In the near term, quantum sensors are being developed that can more accurately measure EV battery capacity, assess battery safety, and reduce vehicle weight. In the longer term, quantum batteries have been proposed that could dramatically improve the speed and efficiency of battery charging.
The energy remaining in an EV battery has been estimated using nitrogen-vacancy (NV) centers in diamond crystals to measure current flows. An NV center occurs when a single nitrogen atom and an adjacent empty space replace two carbon atoms in a diamond lattice. An NV center is very sensitive to external magnetic fields, and the fields can be measured precisely using light and microwaves. The much higher accuracy of the quantum sensors is expected to help improve EV range estimations and reduce range anxiety.
The accuracy of existing current measurement sensors is limited due to the need to measure currents from a few amps up to hundreds of amps. That makes the sensors susceptible to noise and limits their accuracy to about 10%. As a result, current battery monitoring systems assume the batteries are drained when the charge level reaches about 10%. That safety margin effectively reduces the achievable driving range.
To improve battery capacity monitoring, a pair of NV center sensors were placed on either side of an EV battery pack busbar. The sensors react to the magnetic field created by current flowing through the busbar. One sensor measures a positive value of the magnetic field and the other, on the opposite side, measures a negative value (Figure 1). Since both sensors are subjected to the same level of ambient noise, subtracting the measurements eliminates the effect of the noise and improves sensitivity. The differential NV center sensors were able to accurately measure currents from 130 A to 10 mA over a temperature range of -45 to 85 °C.
Quantum sensors are also being developed to speed up production line testing of EV batteries. Cell age testing is currently used where the batteries are charged and stored for up to 2 weeks prior to testing to identify good and bad cells. That increases costs and consumes a lot of energy.
A pilot-scale system has been developed using optically pumped quantum magnetometers (OPMs) for continuous end-of-line testing. The system has an array of OPMs to detect the small variations in the magnetic fields between good and bad battery cells. It’s been estimated that the use of quantum OPMs could save millions of dollars in a battery Gigafactory, reducing production costs by up to 30% and increasing production capacity by eliminating the need for time-consuming battery storage.
A quantum battery has been proposed that stores energy in the form of photons instead of using electrochemical reactions. The quantum battery would be charged using the phenomena of quantum entanglement and superposition.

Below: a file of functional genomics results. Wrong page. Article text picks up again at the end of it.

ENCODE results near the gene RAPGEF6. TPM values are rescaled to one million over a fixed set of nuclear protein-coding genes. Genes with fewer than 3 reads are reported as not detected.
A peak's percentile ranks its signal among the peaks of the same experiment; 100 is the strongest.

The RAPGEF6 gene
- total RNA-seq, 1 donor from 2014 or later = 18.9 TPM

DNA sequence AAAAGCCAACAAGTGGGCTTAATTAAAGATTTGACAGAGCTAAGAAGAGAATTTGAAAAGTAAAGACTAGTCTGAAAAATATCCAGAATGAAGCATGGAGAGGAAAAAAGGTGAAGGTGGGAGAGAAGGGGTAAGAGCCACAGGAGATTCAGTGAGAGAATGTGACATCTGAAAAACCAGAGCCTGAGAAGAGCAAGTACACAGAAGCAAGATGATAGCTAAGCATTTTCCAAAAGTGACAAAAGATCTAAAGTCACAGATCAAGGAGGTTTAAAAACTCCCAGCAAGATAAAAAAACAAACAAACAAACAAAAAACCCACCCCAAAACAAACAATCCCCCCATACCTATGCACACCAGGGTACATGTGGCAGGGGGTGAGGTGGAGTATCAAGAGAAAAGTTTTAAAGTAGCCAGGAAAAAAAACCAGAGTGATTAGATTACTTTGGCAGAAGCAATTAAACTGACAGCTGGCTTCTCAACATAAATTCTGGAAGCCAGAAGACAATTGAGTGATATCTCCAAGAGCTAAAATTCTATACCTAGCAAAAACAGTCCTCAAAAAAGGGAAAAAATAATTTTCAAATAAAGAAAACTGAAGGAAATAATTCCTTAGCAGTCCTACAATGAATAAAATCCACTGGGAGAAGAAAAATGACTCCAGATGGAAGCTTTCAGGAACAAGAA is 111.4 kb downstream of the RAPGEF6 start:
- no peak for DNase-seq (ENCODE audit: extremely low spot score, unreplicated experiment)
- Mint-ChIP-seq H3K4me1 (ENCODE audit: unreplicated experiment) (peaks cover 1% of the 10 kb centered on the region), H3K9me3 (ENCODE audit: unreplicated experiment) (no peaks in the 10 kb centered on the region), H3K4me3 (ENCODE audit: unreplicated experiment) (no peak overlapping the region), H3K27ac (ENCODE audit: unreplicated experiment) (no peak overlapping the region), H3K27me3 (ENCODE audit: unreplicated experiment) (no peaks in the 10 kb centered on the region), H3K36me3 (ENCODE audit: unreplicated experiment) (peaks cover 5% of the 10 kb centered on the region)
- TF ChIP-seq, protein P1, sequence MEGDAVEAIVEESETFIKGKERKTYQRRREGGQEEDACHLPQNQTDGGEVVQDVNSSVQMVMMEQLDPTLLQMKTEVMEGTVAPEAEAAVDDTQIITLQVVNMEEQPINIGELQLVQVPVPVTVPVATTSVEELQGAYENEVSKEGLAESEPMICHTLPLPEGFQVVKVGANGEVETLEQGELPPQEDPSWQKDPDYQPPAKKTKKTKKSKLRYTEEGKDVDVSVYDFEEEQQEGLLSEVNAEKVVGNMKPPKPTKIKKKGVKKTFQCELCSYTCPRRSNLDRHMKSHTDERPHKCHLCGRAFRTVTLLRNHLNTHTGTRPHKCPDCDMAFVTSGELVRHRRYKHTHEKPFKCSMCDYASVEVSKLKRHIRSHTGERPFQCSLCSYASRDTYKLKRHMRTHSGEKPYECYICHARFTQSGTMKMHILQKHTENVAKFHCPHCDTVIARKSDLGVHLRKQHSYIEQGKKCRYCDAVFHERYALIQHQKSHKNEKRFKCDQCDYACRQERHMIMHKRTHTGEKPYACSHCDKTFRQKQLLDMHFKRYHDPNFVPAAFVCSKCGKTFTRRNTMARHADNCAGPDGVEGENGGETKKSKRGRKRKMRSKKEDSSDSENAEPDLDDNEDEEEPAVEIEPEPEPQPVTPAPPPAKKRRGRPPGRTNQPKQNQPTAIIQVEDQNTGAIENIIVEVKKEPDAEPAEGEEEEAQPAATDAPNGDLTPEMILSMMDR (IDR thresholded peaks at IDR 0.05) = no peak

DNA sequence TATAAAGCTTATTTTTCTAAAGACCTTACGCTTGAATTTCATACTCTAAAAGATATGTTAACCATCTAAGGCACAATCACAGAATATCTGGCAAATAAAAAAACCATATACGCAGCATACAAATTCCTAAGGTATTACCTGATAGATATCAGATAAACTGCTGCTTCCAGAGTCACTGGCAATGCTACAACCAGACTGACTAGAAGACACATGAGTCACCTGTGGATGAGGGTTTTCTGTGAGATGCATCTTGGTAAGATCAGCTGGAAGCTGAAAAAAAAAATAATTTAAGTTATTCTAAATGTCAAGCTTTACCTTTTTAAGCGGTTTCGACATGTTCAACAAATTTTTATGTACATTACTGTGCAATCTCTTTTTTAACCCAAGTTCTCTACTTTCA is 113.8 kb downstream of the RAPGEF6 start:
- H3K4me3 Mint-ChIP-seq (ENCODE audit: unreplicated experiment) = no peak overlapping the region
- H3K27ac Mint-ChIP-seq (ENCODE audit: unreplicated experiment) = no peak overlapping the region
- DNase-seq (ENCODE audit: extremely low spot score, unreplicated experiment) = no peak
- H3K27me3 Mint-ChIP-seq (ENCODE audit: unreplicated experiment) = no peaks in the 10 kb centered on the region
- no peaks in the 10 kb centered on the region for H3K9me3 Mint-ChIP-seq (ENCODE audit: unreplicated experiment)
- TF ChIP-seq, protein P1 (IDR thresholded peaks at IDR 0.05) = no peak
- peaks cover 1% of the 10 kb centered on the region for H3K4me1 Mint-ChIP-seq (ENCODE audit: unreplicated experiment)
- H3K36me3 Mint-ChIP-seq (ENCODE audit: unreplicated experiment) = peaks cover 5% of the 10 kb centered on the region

In an electrochemical battery, the cells are charged independently. In a quantum battery, the cells are collectively charged (Figure 2). The improved performance of collective versus parallel charging is called the quantum charging advantage. For example, in a battery pack with 200 cells, quantum charging would be 200 times faster than conventional charging. Using the same power level available with a small home charger that takes 10 hours to charge an electrochemical battery pack could charge a quantum battery pack in about 3 minutes.
The use of quantum mechanical principles can result in EV battery state of charge sensors with much higher accuracies, reducing range anxiety and other types of quantum sensors can be used for end-of-line testing of batteries in a Gigafactory, speeding production and reducing costs. Further in the future, quantum batteries have been proposed that can be charged significantly faster than electrochemical batteries further increasing the utility of EVs.
Battery camera developed using quantum technology launches in key milestone for transport electrification, University of Sussex
High‑precision robust monitoring of charge/discharge current over a wide dynamic range for electric vehicle batteries using diamond quantum sensors, Scientific Reports
Non-invasive Current Density Imaging of Lithium-Ion Batteries, arVix
Quantum Charging Advantage Cannot Be Extensive Without Global Operations, arVix
Quantum sensors for end-of-line battery testing, UK Research and Innovation
Sizing Up the Potential of Quantum Batteries, APS Physics
Wide temperature operation of diamond quantum sensor for electric vehicle battery monitoring, Science Direct